Two Poems / by Charlie Lynn


The closest thing to dying is 
slicing a plant’s 
stem. You say X-Acto knife
We hold one half of bud at crook
of elbows and mash it.

Our arms grow tired. They hang deflated
We floss our teeth with
root hairs. Curl stems around our necks
and tie double knots.

You want to die
like a mouth when it has nothing to chew.
The bees rest in your hair tightly
winding your recall. Pick them out!
I can’t I’ve lost primacy.

Photosynthesis works twice every year.
One. It is when you put your throat
on my chest. Two. It is when you look
both left and right before crossing
the road.

I will die near you but not in love.





A girl jumps into a pool with
cinderblocks around her ankles and wakes
up believing in God. Out of her body
grows an entire phantom body. She is
Siamese. At night she tries to
touch its genitals but it quickly curves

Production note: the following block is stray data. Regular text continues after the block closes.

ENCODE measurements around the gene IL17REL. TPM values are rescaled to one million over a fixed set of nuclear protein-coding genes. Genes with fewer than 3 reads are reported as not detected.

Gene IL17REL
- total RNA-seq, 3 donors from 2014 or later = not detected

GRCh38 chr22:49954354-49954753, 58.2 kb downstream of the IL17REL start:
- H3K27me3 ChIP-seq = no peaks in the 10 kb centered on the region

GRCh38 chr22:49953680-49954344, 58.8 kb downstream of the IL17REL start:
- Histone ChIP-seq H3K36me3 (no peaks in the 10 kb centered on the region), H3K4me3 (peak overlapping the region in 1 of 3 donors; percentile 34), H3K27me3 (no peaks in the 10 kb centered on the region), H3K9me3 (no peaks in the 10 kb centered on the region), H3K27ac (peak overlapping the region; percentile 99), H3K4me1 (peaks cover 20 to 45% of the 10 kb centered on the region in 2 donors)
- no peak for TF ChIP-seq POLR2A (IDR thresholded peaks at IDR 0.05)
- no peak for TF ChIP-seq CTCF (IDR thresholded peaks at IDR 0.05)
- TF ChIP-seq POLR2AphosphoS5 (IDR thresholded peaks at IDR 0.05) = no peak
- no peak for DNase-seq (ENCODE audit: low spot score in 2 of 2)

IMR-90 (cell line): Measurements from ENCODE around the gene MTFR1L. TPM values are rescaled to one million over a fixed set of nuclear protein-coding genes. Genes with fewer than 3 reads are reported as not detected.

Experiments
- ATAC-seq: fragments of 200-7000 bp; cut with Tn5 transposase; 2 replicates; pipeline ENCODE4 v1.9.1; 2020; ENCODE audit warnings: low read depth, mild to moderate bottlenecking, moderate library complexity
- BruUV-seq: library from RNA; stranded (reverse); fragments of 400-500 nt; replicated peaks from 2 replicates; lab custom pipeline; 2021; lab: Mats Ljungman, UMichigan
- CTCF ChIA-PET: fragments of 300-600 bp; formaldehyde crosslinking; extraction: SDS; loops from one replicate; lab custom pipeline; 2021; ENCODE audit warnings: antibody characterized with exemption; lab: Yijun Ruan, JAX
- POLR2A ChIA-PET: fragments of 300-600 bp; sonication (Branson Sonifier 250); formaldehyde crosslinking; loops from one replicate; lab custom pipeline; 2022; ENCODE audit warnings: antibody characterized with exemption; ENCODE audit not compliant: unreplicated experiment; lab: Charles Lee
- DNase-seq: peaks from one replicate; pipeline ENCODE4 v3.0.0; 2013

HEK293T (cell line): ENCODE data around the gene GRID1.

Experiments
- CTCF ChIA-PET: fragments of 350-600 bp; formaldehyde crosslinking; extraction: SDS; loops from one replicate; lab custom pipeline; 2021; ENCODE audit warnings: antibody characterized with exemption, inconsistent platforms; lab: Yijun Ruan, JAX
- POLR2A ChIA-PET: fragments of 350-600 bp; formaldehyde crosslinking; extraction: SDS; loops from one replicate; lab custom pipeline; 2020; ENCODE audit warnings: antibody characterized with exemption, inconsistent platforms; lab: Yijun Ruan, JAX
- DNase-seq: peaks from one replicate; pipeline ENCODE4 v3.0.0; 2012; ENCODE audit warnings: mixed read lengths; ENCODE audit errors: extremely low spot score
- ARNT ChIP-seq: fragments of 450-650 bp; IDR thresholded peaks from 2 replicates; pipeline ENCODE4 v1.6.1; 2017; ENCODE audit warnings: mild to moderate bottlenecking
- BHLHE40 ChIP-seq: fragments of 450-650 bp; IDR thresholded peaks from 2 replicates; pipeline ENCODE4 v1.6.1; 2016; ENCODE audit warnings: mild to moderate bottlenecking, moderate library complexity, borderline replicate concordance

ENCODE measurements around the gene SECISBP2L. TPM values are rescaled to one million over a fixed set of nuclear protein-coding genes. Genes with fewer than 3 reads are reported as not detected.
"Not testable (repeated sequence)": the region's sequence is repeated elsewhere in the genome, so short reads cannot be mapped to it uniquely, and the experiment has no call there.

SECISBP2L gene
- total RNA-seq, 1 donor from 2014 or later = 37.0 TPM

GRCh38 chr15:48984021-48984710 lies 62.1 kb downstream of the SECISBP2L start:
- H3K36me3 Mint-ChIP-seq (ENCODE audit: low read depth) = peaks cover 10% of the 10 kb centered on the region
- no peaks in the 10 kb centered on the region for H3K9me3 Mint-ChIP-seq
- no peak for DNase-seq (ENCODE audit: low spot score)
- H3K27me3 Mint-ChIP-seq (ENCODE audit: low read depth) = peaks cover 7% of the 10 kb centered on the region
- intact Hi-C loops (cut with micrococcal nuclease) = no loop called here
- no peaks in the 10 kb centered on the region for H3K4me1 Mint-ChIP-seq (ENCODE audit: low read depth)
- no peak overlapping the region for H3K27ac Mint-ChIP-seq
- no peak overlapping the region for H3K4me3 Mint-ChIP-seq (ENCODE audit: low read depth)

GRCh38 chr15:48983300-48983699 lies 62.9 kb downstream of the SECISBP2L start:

away. She wakes up to its mouth
grinding. It is something to do with 
stress. She starts a strict regimen 
of yoga with her phantom 
body. It is composed mostly
of child’s pose. For hours the two
look like ladybugs. She is scared that her
phantom body will die when she
is not looking it in both eyes.
She draws a big eye on a piece of
paper and glues it on her
phantom twin's face. Phantom opens
her mouth wide. A moth’s wing
is on her tongue





Charlie Lynn is an editor and founder of Gap Tooth. Her works have been published in Pathos and The Finger.